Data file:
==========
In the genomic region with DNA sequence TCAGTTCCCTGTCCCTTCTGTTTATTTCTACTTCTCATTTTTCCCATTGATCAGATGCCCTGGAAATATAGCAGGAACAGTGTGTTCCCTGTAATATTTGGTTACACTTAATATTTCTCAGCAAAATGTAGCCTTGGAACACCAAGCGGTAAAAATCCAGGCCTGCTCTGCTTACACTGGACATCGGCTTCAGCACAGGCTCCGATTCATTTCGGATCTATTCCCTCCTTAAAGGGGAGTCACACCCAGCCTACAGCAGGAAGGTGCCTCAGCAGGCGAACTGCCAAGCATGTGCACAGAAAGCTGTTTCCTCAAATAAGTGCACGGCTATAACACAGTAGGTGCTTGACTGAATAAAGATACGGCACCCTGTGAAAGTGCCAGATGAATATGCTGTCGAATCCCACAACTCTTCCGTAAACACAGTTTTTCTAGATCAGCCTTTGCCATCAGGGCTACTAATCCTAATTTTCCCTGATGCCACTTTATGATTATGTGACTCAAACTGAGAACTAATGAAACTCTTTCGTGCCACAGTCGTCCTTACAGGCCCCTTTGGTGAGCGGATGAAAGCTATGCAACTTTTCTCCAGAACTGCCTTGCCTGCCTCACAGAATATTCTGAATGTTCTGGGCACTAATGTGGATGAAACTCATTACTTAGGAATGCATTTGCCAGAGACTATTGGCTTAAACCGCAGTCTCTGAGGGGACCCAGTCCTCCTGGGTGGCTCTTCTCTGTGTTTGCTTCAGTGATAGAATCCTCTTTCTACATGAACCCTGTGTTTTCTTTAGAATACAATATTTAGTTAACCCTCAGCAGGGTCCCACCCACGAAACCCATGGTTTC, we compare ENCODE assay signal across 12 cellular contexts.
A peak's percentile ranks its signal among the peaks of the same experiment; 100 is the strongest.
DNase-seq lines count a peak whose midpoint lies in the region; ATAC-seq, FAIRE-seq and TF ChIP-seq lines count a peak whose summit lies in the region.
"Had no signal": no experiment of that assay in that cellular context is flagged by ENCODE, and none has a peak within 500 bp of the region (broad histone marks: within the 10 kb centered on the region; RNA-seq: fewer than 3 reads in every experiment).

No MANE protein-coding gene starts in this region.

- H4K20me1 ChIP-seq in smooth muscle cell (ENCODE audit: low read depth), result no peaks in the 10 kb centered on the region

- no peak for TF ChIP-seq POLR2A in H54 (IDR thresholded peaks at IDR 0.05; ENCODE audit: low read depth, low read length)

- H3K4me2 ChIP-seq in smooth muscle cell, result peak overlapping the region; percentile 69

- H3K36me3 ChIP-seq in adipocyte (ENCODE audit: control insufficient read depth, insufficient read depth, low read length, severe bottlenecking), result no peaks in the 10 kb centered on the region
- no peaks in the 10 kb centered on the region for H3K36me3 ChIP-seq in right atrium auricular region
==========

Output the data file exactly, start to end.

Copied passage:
In the genomic region with DNA sequence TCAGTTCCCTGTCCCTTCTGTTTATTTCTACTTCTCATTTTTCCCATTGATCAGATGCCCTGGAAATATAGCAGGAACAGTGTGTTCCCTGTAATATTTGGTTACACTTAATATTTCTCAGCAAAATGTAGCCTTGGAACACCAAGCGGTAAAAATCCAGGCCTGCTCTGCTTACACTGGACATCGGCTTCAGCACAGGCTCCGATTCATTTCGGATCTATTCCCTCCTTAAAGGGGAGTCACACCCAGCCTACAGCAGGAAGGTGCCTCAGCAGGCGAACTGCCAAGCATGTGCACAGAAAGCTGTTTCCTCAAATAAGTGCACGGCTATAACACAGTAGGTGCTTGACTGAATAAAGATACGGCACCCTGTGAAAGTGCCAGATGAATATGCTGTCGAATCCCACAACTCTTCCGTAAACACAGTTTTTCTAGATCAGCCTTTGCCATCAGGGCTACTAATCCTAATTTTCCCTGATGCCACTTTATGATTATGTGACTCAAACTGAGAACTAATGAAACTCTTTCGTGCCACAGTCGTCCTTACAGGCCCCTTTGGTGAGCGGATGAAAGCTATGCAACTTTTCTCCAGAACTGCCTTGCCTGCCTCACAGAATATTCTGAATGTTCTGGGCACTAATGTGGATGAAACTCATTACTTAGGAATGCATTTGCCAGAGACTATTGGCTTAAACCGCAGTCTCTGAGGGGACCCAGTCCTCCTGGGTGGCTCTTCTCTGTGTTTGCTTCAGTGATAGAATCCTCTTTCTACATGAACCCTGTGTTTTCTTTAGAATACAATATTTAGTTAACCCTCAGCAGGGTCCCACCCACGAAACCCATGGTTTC, we compare ENCODE assay signal across 12 cellular contexts.
A peak's percentile ranks its signal among the peaks of the same experiment; 100 is the strongest.
DNase-seq lines count a peak whose midpoint lies in the region; ATAC-seq, FAIRE-seq and TF ChIP-seq lines count a peak whose summit lies in the region.
"Had no signal": no experiment of that assay in that cellular context is flagged by ENCODE, and none has a peak within 500 bp of the region (broad histone marks: within the 10 kb centered on the region; RNA-seq: fewer than 3 reads in every experiment).

No MANE protein-coding gene starts in this region.

- H4K20me1 ChIP-seq in smooth muscle cell (ENCODE audit: low read depth), result no peaks in the 10 kb centered on the region

- no peak for TF ChIP-seq POLR2A in H54 (IDR thresholded peaks at IDR 0.05; ENCODE audit: low read depth, low read length)

- H3K4me2 ChIP-seq in smooth muscle cell, result peak overlapping the region; percentile 69

- H3K36me3 ChIP-seq in adipocyte (ENCODE audit: control insufficient read depth, insufficient read depth, low read length, severe bottlenecking), result no peaks in the 10 kb centered on the region
- no peaks in the 10 kb centered on the region for H3K36me3 ChIP-seq in right atrium auricular region